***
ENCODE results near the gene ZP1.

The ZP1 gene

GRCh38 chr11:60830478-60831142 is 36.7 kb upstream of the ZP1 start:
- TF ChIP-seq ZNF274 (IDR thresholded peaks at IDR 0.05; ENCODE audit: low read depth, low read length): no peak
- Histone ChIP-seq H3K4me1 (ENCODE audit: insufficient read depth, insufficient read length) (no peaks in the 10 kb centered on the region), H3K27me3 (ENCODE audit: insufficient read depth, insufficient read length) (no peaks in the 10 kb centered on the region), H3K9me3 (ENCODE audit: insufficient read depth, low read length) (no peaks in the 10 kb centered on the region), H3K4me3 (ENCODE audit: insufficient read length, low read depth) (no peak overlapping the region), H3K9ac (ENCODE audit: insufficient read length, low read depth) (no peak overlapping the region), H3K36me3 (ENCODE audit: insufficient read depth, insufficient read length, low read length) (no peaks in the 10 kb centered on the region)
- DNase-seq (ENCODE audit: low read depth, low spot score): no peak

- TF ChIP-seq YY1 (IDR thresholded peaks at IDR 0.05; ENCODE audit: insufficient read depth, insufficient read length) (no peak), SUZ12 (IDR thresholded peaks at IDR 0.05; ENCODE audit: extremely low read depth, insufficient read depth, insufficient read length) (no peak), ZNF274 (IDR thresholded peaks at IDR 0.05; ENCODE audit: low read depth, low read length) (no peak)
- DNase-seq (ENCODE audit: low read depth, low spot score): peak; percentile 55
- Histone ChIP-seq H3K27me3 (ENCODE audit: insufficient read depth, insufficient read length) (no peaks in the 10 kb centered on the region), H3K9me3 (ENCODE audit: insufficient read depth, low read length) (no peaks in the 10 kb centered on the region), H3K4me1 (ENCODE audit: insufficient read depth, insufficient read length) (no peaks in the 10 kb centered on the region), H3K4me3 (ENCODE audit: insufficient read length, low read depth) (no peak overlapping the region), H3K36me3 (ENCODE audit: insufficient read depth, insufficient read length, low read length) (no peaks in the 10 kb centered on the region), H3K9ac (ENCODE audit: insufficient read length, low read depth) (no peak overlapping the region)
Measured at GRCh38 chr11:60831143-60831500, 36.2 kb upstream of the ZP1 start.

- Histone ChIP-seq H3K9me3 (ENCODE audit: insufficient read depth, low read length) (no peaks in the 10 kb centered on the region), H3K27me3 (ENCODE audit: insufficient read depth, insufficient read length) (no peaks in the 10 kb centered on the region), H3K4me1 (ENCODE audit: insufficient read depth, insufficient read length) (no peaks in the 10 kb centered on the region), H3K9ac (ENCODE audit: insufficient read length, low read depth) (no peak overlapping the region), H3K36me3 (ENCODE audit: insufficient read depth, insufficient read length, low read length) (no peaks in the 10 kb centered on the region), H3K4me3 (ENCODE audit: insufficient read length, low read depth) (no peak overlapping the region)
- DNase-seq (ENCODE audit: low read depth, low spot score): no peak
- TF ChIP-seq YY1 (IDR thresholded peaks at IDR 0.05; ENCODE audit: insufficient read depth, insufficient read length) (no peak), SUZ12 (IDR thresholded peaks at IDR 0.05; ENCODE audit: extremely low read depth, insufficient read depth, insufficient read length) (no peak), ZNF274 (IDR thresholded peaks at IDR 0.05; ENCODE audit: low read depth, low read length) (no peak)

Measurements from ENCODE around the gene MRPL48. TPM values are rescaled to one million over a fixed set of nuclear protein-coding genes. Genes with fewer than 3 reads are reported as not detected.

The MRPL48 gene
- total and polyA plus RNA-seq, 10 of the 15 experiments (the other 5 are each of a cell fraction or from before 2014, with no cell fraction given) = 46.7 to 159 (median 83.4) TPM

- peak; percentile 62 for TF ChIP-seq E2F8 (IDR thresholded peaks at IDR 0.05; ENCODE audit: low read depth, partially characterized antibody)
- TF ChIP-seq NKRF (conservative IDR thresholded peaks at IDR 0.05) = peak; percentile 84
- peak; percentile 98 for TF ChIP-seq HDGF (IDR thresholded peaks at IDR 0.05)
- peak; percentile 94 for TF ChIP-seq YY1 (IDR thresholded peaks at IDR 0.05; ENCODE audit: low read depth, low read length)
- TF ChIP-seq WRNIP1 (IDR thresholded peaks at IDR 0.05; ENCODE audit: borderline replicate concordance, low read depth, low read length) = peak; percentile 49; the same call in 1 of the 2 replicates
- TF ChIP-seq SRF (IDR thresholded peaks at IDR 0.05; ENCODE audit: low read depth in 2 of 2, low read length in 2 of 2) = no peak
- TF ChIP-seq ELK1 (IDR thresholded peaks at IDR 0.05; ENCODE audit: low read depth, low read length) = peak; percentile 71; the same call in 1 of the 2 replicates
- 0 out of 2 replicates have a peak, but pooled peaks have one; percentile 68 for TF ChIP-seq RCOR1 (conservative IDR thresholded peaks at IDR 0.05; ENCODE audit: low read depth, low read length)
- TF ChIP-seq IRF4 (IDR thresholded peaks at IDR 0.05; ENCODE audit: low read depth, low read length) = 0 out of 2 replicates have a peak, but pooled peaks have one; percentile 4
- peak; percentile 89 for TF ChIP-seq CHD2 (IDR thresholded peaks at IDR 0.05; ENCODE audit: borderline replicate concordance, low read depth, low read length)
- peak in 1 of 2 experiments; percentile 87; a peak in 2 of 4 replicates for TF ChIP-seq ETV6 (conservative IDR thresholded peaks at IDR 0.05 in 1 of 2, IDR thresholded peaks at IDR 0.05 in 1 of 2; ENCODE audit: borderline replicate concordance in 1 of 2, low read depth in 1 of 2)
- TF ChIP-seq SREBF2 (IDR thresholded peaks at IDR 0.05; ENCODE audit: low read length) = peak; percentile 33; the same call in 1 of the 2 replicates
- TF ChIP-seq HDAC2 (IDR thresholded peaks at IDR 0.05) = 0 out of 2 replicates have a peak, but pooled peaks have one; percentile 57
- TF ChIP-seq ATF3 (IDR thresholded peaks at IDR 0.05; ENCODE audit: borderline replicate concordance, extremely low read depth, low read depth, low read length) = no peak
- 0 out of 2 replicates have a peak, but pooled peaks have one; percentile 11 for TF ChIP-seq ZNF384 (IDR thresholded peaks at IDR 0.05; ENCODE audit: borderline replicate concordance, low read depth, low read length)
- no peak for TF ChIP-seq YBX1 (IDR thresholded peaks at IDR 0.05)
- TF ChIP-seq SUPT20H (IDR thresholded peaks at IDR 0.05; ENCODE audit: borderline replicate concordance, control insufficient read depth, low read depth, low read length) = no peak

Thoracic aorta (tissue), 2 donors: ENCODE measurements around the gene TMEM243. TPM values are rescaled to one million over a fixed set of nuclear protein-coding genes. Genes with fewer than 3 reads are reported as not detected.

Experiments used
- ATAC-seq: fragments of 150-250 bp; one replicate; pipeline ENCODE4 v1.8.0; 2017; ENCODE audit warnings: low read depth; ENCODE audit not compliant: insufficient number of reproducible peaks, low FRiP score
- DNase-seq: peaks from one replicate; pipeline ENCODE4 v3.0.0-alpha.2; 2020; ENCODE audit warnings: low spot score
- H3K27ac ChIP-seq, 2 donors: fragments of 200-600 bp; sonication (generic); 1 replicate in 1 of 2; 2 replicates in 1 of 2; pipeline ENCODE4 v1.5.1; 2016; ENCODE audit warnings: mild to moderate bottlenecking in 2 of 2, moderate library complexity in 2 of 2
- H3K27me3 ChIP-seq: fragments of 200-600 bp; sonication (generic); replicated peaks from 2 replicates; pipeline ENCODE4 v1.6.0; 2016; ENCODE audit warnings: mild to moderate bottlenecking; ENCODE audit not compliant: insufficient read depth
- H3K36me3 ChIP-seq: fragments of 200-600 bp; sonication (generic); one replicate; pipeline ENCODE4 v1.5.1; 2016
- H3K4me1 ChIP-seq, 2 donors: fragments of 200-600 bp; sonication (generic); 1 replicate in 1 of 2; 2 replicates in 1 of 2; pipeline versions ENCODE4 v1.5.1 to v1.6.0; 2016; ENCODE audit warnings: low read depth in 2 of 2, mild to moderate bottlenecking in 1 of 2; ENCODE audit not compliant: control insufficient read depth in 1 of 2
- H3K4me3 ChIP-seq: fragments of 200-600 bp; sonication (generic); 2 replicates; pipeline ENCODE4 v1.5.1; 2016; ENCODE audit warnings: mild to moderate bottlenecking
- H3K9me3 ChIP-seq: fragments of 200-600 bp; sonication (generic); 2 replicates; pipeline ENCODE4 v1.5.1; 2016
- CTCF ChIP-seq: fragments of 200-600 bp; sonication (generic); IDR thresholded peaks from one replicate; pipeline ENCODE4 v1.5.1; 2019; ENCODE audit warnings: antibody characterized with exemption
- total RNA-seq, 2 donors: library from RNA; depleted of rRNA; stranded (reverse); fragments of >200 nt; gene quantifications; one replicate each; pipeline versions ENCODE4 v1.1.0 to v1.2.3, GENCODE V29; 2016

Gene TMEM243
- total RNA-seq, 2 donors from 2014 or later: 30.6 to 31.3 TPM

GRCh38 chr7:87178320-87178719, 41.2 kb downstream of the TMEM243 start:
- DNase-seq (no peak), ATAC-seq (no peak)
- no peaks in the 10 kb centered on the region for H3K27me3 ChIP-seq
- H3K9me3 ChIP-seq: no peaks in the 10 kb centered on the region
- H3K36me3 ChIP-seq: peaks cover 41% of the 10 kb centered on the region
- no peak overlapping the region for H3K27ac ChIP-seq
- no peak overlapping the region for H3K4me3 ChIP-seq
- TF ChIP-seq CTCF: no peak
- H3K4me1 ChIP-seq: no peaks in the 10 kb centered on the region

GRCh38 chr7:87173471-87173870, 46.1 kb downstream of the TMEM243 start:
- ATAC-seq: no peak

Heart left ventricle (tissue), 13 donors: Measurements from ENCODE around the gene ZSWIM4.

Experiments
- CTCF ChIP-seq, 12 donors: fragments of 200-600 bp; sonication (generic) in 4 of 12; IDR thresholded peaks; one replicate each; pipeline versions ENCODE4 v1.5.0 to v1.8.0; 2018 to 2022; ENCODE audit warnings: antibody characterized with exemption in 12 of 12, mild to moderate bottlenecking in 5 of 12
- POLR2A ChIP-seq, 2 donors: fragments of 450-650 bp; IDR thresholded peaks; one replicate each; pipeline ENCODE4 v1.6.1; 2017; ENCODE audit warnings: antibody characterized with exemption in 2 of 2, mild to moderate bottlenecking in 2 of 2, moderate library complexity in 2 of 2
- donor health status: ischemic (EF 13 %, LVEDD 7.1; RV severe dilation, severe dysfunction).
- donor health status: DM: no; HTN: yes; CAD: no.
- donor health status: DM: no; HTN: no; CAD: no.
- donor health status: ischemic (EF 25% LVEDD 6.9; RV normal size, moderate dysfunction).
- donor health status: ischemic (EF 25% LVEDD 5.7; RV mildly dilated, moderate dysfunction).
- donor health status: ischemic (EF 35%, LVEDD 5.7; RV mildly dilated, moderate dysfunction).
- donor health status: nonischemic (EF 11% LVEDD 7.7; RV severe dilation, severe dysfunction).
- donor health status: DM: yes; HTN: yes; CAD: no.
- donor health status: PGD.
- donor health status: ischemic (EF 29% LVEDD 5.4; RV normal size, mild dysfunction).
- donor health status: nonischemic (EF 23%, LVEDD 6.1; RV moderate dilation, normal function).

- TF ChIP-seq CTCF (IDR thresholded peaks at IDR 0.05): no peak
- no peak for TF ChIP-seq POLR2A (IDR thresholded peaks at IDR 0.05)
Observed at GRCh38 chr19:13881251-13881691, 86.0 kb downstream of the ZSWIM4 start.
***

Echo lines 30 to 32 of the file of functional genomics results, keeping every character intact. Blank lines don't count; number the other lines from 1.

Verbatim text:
- TF ChIP-seq ATF3 (IDR thresholded peaks at IDR 0.05; ENCODE audit: borderline replicate concordance, extremely low read depth, low read depth, low read length) = no peak
- 0 out of 2 replicates have a peak, but pooled peaks have one; percentile 11 for TF ChIP-seq ZNF384 (IDR thresholded peaks at IDR 0.05; ENCODE audit: borderline replicate concordance, low read depth, low read length)
- no peak for TF ChIP-seq YBX1 (IDR thresholded peaks at IDR 0.05)